• 272 pages with more than 350 photographs
  • 163 species shown in vivid colour – nearly two-thirds of all the bird species ever recorded for Abaco
  • Every single photograph was taken on Abaco or in Abaco waters
  • All birds are shown in their natural surroundings – no feeders or trails of seed were used
  • Several birds featured are the first ones ever recorded for Abaco or  even for the entire Bahamas

Clapper Rail Abaco Bahamas Tom Sheley

  • A total of 30 photographers, both experienced and amateur, have contributed to the project
  • The book has had the generous support of many well-known names of Abaco and Bahamas birding
  • Complete checklist of every bird recorded for Abaco since 1950 up to the date of publication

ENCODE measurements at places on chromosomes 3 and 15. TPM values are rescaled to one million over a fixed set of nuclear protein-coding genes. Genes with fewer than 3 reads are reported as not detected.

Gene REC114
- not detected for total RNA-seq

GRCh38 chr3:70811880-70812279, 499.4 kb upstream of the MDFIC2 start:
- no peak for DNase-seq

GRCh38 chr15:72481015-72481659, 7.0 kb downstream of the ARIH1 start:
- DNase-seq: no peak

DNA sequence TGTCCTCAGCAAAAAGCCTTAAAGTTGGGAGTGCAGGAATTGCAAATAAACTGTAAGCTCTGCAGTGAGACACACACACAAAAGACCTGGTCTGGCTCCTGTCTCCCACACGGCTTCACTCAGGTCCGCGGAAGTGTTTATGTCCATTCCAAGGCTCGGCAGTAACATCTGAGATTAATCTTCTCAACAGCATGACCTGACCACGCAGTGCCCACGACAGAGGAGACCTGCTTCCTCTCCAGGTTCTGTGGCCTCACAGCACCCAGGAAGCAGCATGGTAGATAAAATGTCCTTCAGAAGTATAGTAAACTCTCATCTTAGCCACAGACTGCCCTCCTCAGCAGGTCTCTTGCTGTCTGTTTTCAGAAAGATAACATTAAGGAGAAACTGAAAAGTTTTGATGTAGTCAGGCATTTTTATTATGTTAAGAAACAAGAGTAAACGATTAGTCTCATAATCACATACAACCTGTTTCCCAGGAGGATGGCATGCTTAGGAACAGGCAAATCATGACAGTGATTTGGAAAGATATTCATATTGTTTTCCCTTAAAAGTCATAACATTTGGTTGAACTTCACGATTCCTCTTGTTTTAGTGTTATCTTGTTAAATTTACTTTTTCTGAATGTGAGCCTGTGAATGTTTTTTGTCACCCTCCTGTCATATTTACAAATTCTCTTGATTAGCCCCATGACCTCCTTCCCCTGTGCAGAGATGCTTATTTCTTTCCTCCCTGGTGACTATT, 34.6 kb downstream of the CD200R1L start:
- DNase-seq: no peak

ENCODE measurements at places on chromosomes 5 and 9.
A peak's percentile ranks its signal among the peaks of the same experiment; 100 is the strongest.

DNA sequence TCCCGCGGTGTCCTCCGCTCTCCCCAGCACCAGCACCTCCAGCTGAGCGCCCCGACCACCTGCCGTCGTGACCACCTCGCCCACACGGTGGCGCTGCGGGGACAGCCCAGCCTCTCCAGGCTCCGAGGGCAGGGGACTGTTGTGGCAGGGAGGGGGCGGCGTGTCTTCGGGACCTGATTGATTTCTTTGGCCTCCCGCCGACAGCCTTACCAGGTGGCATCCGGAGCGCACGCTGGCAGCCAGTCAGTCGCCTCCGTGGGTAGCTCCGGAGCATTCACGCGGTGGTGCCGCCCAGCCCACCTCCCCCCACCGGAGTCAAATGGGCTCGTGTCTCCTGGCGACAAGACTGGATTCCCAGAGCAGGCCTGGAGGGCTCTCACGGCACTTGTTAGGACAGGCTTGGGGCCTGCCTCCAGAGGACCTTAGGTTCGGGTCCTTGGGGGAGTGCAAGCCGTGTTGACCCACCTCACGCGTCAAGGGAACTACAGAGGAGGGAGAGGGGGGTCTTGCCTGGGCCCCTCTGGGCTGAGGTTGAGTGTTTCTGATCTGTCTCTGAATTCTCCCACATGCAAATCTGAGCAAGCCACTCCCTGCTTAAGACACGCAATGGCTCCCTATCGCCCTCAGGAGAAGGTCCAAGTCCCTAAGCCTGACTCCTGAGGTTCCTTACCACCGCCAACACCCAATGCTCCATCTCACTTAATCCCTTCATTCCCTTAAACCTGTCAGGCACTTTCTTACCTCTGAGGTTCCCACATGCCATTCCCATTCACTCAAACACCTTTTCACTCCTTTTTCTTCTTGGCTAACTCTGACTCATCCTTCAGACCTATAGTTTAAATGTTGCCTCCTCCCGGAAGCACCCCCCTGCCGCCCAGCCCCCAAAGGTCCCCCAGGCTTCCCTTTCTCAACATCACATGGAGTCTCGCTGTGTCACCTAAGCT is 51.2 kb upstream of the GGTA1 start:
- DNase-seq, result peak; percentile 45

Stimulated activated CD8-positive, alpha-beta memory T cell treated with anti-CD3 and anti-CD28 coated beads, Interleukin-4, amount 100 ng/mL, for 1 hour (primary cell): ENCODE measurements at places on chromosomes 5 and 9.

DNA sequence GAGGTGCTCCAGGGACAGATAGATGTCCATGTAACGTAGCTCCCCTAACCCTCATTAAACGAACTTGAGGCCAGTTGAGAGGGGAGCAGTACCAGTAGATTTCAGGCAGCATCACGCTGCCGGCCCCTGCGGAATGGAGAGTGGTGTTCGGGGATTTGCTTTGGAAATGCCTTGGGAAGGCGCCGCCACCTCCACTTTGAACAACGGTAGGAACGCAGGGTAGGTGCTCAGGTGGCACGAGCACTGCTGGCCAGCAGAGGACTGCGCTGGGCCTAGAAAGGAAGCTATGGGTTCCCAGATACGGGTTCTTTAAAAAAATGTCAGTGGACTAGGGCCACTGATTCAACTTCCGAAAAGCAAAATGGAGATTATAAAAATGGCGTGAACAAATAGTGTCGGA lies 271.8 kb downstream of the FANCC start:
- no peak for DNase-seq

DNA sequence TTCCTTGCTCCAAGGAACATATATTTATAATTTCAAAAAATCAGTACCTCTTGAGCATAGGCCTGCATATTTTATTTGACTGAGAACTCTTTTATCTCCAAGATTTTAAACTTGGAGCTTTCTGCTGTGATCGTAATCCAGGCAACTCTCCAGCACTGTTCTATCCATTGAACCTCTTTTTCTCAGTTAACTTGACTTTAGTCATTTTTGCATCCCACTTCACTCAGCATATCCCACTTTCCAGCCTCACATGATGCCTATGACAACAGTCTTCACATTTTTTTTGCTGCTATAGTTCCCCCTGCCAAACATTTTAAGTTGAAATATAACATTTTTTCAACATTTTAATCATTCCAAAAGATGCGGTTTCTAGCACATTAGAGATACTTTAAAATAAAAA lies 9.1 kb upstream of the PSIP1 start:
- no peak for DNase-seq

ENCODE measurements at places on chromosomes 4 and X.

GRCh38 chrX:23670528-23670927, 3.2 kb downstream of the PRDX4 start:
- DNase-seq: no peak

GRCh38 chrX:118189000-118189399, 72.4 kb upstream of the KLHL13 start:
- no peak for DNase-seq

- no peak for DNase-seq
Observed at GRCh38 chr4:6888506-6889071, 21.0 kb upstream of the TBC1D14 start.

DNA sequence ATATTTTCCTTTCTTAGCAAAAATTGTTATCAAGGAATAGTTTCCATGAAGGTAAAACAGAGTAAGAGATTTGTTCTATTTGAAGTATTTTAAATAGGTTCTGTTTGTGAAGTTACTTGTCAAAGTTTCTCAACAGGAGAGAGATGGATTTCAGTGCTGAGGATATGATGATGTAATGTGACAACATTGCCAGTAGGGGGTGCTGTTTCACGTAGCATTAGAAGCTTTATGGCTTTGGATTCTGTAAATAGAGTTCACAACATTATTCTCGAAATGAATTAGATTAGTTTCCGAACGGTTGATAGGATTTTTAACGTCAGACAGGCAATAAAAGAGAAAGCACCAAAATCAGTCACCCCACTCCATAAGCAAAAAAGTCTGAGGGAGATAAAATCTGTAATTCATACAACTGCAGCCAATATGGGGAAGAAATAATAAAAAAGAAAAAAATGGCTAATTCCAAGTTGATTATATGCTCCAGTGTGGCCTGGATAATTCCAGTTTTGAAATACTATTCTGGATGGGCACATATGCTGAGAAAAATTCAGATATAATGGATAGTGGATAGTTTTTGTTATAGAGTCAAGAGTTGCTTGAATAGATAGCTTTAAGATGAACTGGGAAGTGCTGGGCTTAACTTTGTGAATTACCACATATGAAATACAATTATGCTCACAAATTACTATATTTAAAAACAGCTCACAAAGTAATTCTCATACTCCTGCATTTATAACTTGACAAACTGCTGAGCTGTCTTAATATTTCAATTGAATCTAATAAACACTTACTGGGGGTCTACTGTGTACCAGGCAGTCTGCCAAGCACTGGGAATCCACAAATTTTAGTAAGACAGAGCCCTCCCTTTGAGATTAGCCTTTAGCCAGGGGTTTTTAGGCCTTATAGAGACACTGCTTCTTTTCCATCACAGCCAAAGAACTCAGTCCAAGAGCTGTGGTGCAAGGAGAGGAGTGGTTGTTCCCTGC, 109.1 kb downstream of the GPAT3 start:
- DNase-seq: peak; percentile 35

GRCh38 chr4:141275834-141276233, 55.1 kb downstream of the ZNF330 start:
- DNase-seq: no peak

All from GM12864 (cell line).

• Specially devised codes indicating when you may see a particular bird, and the likelihood of doing so
  • Specially commissioned cartographer’s Map of Abaco showing places named in the book

Least Tern_ACH3672 copy

  • Informative captions intentionally depart from the standard field guide approach…
  • …as does the listing of the birds in alphabetical rather than scientific order
  • Say goodbye to ’37 warbler species on consecutive pages’ misery
  • Say hello to astonishing and unexpected juxtapositions of species

Abaco_Bahama Yellowthroat_Gerlinde Taurer copy

  • The book was printed in Florence, Italy by specialist printers on grade-1 quality paper
  • Printing took pairs of printers working in 6 hour shifts 33 hours over 3 days to complete
  • The project manager and the author personally oversaw the printing